Sure, Liisa. So given that this is an orphan disease indication, and historically, these studies have been tough to enroll. I mean, we are very pleased we were able to enroll our 24 high-frequency attack patients in OPuS-1. And we are confident that we will be able to enroll OPuS-2. But nevertheless, it's always a challenge. We are hopeful that the overall size of an NDA database here would be quite modest. That's the first point. The second point is the unequivocal results of OPuS-1, I think, put that study in an interesting light. I mean, that's a randomized placebo-controlled study with a very strong result. Obviously, we need the longer-term administration safety and we need to replicate those findings in an adequate, well-controlled study. And so we're planning OPuS-2 as an adequate and well-controlled study. I think at the end of the day, it will be up to the regulatory agency to determine whether or not we need an additional adequate, well-controlled study beyond OPuS-2. And we certainly will need some longer-term safety data beyond 12 weeks. This is lifelong disease and you want to administer the drug continuously. But those things are achievable. So the full scope of the complete development program, I think, I can't be certain of right now. But I'm pretty sure that after OPuS-2, we'll have much better clarity on that.

Liisa A. Bayko - JMP Securities LLC, Research Division

Are you planning to have an extension phase of OPuS-2 to gather that safety data?

William P. Sheridan

So I think, that's -- it would be fantastic if we could do that. At the moment, our animal safety program is limited to the 13-week studies we discussed before. Typically, in drug development, you need to have animal safety studies completed that cover the duration of exposure that you plan to give. So for example, if we were going to give drug for longer than 12 weeks, you would -- the typical regulatory attitude would be that you would need to have chronic tox already completed. We don't have that completed right now. So at the moment, I don't have an expectation that we'll be able to roll people over from OPuS-2.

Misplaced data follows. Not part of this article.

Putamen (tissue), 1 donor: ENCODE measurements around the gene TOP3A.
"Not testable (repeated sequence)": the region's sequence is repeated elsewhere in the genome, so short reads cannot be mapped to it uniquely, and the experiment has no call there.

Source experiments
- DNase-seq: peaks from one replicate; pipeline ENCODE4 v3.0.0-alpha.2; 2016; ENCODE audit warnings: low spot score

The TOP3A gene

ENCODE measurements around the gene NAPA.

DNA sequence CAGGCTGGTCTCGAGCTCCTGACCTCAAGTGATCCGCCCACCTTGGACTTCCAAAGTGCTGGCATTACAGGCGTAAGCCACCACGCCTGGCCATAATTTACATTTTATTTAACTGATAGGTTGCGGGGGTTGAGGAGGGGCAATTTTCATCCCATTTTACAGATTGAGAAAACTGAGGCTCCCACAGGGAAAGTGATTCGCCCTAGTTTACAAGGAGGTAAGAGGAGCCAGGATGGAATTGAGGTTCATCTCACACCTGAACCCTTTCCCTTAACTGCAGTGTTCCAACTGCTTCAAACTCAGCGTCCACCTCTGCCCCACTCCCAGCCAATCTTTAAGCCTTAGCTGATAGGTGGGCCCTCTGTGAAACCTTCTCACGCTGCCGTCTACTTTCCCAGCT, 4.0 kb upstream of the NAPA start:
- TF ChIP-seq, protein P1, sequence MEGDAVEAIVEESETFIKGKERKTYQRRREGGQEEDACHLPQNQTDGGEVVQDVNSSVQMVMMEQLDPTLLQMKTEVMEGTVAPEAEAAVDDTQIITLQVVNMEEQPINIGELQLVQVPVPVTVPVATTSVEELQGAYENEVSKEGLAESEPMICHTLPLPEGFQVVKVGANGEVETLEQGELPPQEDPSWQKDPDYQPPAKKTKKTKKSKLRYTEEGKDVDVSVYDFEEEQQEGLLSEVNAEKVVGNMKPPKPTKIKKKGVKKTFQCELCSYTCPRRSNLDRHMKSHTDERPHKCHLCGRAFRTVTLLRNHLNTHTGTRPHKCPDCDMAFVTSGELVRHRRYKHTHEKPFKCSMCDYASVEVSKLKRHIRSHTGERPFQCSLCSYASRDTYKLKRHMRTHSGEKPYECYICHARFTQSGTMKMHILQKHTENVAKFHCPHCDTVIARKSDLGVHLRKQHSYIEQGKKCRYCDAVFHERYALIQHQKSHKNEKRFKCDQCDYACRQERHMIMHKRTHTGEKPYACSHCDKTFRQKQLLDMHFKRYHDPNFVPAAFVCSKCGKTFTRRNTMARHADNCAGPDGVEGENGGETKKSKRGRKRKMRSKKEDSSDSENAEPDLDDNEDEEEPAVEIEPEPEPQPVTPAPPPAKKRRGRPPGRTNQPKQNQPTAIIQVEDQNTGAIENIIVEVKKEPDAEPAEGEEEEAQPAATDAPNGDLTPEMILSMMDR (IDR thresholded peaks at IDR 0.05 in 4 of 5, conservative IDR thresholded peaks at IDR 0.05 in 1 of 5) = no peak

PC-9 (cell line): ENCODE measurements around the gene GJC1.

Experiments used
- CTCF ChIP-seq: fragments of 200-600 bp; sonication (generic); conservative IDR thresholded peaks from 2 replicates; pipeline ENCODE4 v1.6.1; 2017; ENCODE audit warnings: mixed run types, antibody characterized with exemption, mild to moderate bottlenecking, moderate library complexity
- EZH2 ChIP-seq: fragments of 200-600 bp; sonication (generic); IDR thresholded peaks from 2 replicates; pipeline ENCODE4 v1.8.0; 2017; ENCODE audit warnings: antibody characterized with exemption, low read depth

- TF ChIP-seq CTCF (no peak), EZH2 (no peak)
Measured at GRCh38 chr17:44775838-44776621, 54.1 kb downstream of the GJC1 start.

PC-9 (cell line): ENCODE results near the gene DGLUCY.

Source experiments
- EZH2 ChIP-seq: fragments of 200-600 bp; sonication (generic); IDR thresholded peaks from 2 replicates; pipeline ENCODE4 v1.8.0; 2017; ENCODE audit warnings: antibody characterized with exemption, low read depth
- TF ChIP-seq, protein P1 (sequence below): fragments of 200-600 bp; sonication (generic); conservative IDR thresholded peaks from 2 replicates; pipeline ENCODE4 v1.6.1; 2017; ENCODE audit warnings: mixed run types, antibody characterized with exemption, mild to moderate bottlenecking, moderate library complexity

Liisa A. Bayko - JMP Securities LLC, Research Division

And when will your chronic tox completed?

William P. Sheridan

So that won't be for some time. Those studies take quite a while to do.

Liisa A. Bayko - JMP Securities LLC, Research Division

So will it -- would it be in time to be able to expand OPuS-2, since you already have those patients, or not in time for that?

William P. Sheridan

I think, if the issue is chronic safety, it's more efficient to do an open-label chronic safety study rather than keep enrolling people into a randomized crossover. So I think I'd prefer to do that.

Operator

Our next question comes from Rahul Jasuja with Noble Capital Markets.

Rahul Jasuja - Noble Financial Group, Inc., Research Division

I just had one follow-up. Plans for presentation of OPuS-1, was that supposed to be at Qual DIFM [ph] next year?

William P. Sheridan

So we're working with the principal investigator and the other investigators to submit abstracts to scientific meetings. I think that rather than give you specific details, what we'll do is we'll make it known when we hear that our abstracts are accepted at whatever scientific meetings. So I'm sure Rob will do that for you.

Operator

And that concludes the Q&A session. I will now turn the call back over to Jon Stonehouse for his final comments.

Jon P. Stonehouse

And as always, we really appreciate your interest in the company, and have a great day. Thank you.

Operator

Thank you, ladies and gentlemen. That does conclude today's conference. You may all disconnect, and everyone, have a great day.